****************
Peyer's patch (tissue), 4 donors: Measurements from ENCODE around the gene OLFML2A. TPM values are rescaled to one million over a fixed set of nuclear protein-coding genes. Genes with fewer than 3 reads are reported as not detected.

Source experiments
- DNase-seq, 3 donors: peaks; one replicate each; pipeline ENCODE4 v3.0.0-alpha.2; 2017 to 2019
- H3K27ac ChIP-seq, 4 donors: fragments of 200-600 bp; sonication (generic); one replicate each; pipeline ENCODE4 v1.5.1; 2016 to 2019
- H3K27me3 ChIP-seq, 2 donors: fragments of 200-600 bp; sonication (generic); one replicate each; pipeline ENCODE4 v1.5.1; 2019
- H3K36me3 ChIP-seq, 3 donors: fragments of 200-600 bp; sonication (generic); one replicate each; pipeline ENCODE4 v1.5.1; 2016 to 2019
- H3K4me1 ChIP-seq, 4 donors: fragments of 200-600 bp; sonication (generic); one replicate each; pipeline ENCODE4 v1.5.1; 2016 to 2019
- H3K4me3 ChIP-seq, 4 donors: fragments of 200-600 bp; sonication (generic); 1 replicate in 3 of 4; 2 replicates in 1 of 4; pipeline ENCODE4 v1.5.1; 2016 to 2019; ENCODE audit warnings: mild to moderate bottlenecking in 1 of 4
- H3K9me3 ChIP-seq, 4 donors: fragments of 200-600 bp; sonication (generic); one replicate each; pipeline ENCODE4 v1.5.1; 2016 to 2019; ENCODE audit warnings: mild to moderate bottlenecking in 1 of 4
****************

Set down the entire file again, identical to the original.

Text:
Peyer's patch (tissue), 4 donors: Measurements from ENCODE around the gene OLFML2A. TPM values are rescaled to one million over a fixed set of nuclear protein-coding genes. Genes with fewer than 3 reads are reported as not detected.

Source experiments
- DNase-seq, 3 donors: peaks; one replicate each; pipeline ENCODE4 v3.0.0-alpha.2; 2017 to 2019
- H3K27ac ChIP-seq, 4 donors: fragments of 200-600 bp; sonication (generic); one replicate each; pipeline ENCODE4 v1.5.1; 2016 to 2019
- H3K27me3 ChIP-seq, 2 donors: fragments of 200-600 bp; sonication (generic); one replicate each; pipeline ENCODE4 v1.5.1; 2019
- H3K36me3 ChIP-seq, 3 donors: fragments of 200-600 bp; sonication (generic); one replicate each; pipeline ENCODE4 v1.5.1; 2016 to 2019
- H3K4me1 ChIP-seq, 4 donors: fragments of 200-600 bp; sonication (generic); one replicate each; pipeline ENCODE4 v1.5.1; 2016 to 2019
- H3K4me3 ChIP-seq, 4 donors: fragments of 200-600 bp; sonication (generic); 1 replicate in 3 of 4; 2 replicates in 1 of 4; pipeline ENCODE4 v1.5.1; 2016 to 2019; ENCODE audit warnings: mild to moderate bottlenecking in 1 of 4
- H3K9me3 ChIP-seq, 4 donors: fragments of 200-600 bp; sonication (generic); one replicate each; pipeline ENCODE4 v1.5.1; 2016 to 2019; ENCODE audit warnings: mild to moderate bottlenecking in 1 of 4